N2 - Biomaterials of different nature have been and are widely studied for various biomedical applications. In many cases, biomaterial assemblies are designed to mimic biological systems. Although biomaterials have been thoroughly characterized in many aspects, not much quantitative information on the molecular level interactions between different biomaterials is available. That information is very important, on the one hand, to understand the properties of biological systems and, on the other hand, to develop new composite biomaterials for special applications. This work presents a systematic, quantitative analysis of self- and cross-interactions between films of collagen I (Col I), collagen IV (Col IV), laminin (LN-521), and cellulose nanofibrils (CNF), that is, biomaterials of different nature and structure that either exist in biological systems (e.g., extracellular matrices) or have shown potential for 3D cell culture and tissue engineering. Direct surface forces and adhesion between biomaterials-coated spherical microparticles and flat substrates were measured in phosphate-buffered saline using an atomic force microscope and the colloidal probe technique. Different methods (Langmuir-Schaefer deposition, spin-coating, or adsorption) were applied to completely coat the flat substrates and the spherical microparticles with homogeneous biomaterial films. The adhesion between biomaterials films increased with the time that the films were kept in contact. The strongest adhesion was observed between Col IV films, and between Col IV and LN-521 films after 30 s contact time. In contrast, low adhesion was measured between CNF films, as well as between CNF and LN-521 films. Nevertheless, a good adhesion between CNF and collagen films (especially Col I) was observed. These results increase our understanding of the structure of biological systems and can support the design of new matrices or scaffolds where different biomaterials are combined for diverse biological or medical applications.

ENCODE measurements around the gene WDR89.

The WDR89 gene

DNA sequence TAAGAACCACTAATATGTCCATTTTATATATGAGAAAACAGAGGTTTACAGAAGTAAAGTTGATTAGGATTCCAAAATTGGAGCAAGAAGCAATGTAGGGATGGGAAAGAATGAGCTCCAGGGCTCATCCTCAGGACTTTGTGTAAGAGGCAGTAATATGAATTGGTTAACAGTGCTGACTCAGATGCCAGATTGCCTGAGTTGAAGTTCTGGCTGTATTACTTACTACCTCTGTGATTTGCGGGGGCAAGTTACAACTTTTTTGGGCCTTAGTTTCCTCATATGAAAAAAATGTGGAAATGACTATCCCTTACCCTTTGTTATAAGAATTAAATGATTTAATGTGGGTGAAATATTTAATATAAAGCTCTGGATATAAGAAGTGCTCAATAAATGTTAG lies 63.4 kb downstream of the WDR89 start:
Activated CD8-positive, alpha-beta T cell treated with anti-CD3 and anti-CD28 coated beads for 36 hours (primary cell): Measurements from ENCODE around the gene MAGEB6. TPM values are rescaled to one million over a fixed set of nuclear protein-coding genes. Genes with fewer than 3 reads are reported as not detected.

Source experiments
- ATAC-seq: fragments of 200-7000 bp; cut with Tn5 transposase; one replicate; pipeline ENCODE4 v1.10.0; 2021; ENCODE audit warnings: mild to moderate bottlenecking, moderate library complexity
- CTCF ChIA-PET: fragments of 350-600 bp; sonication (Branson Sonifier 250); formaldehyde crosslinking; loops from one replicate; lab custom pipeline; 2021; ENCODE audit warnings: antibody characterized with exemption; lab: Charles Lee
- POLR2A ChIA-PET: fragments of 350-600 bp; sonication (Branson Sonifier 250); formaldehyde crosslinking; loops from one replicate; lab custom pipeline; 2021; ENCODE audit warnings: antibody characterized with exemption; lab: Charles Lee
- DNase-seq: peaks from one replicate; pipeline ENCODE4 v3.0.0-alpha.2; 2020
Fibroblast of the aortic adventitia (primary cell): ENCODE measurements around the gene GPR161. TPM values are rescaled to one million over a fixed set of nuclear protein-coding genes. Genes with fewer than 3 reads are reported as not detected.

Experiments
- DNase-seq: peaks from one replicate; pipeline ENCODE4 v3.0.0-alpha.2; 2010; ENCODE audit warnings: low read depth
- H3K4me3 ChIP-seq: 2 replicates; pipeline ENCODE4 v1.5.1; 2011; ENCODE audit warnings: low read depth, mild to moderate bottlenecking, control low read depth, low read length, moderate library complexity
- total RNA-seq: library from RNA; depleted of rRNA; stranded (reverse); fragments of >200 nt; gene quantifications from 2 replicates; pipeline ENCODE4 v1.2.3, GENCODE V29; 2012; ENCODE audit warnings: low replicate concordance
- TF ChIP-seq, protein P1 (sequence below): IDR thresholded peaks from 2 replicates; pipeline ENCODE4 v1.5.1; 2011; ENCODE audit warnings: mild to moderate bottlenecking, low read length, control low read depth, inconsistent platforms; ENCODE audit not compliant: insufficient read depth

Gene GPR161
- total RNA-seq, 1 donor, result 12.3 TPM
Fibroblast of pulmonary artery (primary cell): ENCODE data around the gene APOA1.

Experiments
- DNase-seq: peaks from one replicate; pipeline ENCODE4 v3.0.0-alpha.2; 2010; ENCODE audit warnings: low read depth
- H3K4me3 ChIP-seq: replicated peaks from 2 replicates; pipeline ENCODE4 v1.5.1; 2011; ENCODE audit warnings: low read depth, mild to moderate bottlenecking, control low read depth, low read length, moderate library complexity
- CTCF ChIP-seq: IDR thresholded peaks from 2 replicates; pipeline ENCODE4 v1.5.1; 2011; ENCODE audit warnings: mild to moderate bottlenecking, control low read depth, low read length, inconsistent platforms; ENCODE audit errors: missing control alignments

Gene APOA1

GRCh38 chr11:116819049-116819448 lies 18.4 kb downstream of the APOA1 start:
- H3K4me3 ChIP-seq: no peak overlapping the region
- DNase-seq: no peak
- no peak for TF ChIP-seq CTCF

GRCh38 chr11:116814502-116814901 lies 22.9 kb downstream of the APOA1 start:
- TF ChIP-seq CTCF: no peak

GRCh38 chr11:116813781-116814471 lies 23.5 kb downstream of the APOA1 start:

AB - Biomaterials of different nature have been and are widely studied for various biomedical applications. In many cases, biomaterial assemblies are designed to mimic biological systems. Although biomaterials have been thoroughly characterized in many aspects, not much quantitative information on the molecular level interactions between different biomaterials is available. That information is very important, on the one hand, to understand the properties of biological systems and, on the other hand, to develop new composite biomaterials for special applications. This work presents a systematic, quantitative analysis of self- and cross-interactions between films of collagen I (Col I), collagen IV (Col IV), laminin (LN-521), and cellulose nanofibrils (CNF), that is, biomaterials of different nature and structure that either exist in biological systems (e.g., extracellular matrices) or have shown potential for 3D cell culture and tissue engineering. Direct surface forces and adhesion between biomaterials-coated spherical microparticles and flat substrates were measured in phosphate-buffered saline using an atomic force microscope and the colloidal probe technique. Different methods (Langmuir-Schaefer deposition, spin-coating, or adsorption) were applied to completely coat the flat substrates and the spherical microparticles with homogeneous biomaterial films. The adhesion between biomaterials films increased with the time that the films were kept in contact. The strongest adhesion was observed between Col IV films, and between Col IV and LN-521 films after 30 s contact time. In contrast, low adhesion was measured between CNF films, as well as between CNF and LN-521 films. Nevertheless, a good adhesion between CNF and collagen films (especially Col I) was observed. These results increase our understanding of the structure of biological systems and can support the design of new matrices or scaffolds where different biomaterials are combined for diverse biological or medical applications.

KW - Adhesion

KW - AFM-colloidal probe technique

KW - Cellulose nanofibrils

KW - Collagen

KW - Laminin

KW - Surface forces

KW - MODEL

KW - PROTEOGLYCAN

KW - MECHANICAL-PROPERTIES

KW - ATOMIC-FORCE MICROSCOPE

KW - HYDROGEL

KW - MOLECULES

KW - ORGANIZATION

KW - FILMS

KW - MICROENVIRONMENT

KW - CELL

UR - http://www.scopus.com/inward/record.url?scp=85055033323&partnerID=8YFLogxK

U2 - 10.1016/j.colsurfb.2018.09.073

DO - 10.1016/j.colsurfb.2018.09.073

M3 - Article

VL - 173

SP - 571

EP - 580

JO - Colloids and surfaces, B: Biointerfaces

JF - Colloids and surfaces, B: Biointerfaces

SN - 0927-7765

ER -

ID: 29105130